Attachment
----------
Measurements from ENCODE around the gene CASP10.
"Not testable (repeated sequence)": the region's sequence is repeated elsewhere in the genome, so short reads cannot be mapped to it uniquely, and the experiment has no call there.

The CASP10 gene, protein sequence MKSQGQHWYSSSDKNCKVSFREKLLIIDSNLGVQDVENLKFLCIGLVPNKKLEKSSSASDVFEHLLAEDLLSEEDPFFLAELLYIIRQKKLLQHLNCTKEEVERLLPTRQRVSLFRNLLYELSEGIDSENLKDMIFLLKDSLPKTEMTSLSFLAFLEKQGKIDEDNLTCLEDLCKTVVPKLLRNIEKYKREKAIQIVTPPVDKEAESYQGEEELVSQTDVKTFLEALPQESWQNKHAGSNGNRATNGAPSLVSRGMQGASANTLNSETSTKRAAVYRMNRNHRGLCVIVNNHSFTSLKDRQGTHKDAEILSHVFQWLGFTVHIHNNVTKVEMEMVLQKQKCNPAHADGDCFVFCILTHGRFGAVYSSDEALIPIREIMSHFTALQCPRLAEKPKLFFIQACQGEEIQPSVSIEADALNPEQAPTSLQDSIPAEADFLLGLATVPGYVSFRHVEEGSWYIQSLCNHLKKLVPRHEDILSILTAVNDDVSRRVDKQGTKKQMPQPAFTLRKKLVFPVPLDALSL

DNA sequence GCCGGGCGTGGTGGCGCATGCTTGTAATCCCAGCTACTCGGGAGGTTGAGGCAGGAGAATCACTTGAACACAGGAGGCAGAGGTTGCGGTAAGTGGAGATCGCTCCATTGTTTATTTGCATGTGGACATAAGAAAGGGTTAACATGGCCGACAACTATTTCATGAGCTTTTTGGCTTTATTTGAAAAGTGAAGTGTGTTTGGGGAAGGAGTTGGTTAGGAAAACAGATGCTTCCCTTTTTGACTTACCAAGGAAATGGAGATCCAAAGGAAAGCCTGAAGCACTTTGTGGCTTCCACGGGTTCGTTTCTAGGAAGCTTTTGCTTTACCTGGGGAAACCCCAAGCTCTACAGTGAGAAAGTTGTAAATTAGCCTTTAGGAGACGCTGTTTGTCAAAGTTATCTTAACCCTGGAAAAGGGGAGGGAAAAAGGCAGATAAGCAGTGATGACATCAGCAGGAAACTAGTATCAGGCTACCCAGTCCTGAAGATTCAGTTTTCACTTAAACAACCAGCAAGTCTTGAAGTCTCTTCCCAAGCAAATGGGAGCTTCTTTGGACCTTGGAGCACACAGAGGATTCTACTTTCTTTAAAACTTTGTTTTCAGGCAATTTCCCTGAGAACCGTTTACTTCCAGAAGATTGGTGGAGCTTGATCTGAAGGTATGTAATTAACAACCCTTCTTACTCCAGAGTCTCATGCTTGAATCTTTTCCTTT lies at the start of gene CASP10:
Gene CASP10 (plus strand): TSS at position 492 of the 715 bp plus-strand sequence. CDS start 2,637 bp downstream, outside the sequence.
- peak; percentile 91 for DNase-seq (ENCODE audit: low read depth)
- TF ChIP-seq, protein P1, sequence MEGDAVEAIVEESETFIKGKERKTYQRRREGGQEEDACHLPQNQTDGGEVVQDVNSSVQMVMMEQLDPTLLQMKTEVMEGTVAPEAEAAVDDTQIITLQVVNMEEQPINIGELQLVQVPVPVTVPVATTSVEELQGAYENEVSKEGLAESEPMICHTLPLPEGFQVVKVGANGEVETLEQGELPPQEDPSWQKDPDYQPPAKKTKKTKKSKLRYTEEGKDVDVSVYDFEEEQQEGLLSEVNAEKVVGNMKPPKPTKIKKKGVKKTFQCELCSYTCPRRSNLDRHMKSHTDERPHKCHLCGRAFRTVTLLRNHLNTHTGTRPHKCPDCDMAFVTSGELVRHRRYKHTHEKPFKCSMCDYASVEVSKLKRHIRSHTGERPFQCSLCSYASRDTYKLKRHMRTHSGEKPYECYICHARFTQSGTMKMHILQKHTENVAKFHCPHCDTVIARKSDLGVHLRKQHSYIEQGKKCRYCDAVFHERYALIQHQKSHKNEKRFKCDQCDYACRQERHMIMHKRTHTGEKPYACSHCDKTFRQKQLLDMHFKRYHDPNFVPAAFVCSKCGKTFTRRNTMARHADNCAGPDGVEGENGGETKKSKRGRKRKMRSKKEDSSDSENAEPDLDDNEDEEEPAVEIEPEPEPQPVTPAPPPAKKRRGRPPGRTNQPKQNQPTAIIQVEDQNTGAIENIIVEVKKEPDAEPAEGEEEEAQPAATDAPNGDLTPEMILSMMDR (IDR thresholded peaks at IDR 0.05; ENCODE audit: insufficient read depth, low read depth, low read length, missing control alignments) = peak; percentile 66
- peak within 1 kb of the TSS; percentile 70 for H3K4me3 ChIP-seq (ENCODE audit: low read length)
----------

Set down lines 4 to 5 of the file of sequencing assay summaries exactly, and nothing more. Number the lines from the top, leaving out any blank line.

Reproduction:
DNA sequence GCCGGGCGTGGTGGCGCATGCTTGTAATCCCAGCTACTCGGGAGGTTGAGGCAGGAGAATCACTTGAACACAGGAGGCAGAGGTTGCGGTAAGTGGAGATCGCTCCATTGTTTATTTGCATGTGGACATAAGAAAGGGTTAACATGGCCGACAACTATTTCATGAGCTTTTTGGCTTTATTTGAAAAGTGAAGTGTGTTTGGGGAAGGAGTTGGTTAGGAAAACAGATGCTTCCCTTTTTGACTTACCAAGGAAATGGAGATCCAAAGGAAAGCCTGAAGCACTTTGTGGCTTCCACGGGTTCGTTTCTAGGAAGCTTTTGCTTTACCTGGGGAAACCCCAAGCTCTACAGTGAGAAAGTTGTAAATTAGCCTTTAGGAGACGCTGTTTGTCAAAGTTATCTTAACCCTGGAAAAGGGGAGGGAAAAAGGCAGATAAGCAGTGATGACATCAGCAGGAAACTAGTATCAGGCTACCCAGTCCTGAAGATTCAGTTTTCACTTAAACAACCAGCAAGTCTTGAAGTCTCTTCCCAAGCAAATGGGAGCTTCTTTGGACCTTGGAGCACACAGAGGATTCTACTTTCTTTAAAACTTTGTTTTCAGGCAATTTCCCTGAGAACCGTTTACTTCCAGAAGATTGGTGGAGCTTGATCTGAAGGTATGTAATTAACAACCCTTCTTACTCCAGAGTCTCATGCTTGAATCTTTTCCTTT lies at the start of gene CASP10:
Gene CASP10 (plus strand): TSS at position 492 of the 715 bp plus-strand sequence. CDS start 2,637 bp downstream, outside the sequence.